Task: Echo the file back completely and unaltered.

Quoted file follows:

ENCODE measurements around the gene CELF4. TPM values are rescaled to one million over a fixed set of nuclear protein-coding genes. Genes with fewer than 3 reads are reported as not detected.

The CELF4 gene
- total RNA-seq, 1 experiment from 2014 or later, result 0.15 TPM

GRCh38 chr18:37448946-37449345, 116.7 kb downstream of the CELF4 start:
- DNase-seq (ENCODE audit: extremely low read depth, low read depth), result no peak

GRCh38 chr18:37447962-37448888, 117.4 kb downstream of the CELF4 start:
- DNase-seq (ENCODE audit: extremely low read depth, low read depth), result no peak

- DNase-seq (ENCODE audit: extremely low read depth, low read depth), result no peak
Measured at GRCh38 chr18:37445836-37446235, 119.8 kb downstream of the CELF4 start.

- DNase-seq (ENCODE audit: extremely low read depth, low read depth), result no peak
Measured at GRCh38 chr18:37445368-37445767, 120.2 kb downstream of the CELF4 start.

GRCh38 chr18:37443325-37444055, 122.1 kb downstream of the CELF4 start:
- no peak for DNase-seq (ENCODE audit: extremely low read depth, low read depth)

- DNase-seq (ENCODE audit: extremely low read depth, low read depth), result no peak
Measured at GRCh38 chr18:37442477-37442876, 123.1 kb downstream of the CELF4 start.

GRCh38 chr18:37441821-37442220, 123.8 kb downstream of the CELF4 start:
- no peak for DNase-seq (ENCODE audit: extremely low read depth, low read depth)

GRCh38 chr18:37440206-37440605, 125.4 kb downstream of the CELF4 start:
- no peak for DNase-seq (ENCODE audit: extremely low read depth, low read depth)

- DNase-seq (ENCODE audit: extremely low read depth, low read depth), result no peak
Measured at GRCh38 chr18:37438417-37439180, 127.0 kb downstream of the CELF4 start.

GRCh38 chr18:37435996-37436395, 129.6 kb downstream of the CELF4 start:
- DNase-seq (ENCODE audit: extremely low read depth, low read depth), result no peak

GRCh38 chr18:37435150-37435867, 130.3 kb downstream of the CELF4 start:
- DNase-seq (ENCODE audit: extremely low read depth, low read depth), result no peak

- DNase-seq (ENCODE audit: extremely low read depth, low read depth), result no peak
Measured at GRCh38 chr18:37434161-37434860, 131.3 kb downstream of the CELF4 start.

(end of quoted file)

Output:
ENCODE measurements around the gene CELF4. TPM values are rescaled to one million over a fixed set of nuclear protein-coding genes. Genes with fewer than 3 reads are reported as not detected.

The CELF4 gene
- total RNA-seq, 1 experiment from 2014 or later, result 0.15 TPM

GRCh38 chr18:37448946-37449345, 116.7 kb downstream of the CELF4 start:
- DNase-seq (ENCODE audit: extremely low read depth, low read depth), result no peak

GRCh38 chr18:37447962-37448888, 117.4 kb downstream of the CELF4 start:
- DNase-seq (ENCODE audit: extremely low read depth, low read depth), result no peak

- DNase-seq (ENCODE audit: extremely low read depth, low read depth), result no peak
Measured at GRCh38 chr18:37445836-37446235, 119.8 kb downstream of the CELF4 start.

- DNase-seq (ENCODE audit: extremely low read depth, low read depth), result no peak
Measured at GRCh38 chr18:37445368-37445767, 120.2 kb downstream of the CELF4 start.

GRCh38 chr18:37443325-37444055, 122.1 kb downstream of the CELF4 start:
- no peak for DNase-seq (ENCODE audit: extremely low read depth, low read depth)

- DNase-seq (ENCODE audit: extremely low read depth, low read depth), result no peak
Measured at GRCh38 chr18:37442477-37442876, 123.1 kb downstream of the CELF4 start.

GRCh38 chr18:37441821-37442220, 123.8 kb downstream of the CELF4 start:
- no peak for DNase-seq (ENCODE audit: extremely low read depth, low read depth)

GRCh38 chr18:37440206-37440605, 125.4 kb downstream of the CELF4 start:
- no peak for DNase-seq (ENCODE audit: extremely low read depth, low read depth)

- DNase-seq (ENCODE audit: extremely low read depth, low read depth), result no peak
Measured at GRCh38 chr18:37438417-37439180, 127.0 kb downstream of the CELF4 start.

GRCh38 chr18:37435996-37436395, 129.6 kb downstream of the CELF4 start:
- DNase-seq (ENCODE audit: extremely low read depth, low read depth), result no peak

GRCh38 chr18:37435150-37435867, 130.3 kb downstream of the CELF4 start:
- DNase-seq (ENCODE audit: extremely low read depth, low read depth), result no peak

- DNase-seq (ENCODE audit: extremely low read depth, low read depth), result no peak
Measured at GRCh38 chr18:37434161-37434860, 131.3 kb downstream of the CELF4 start.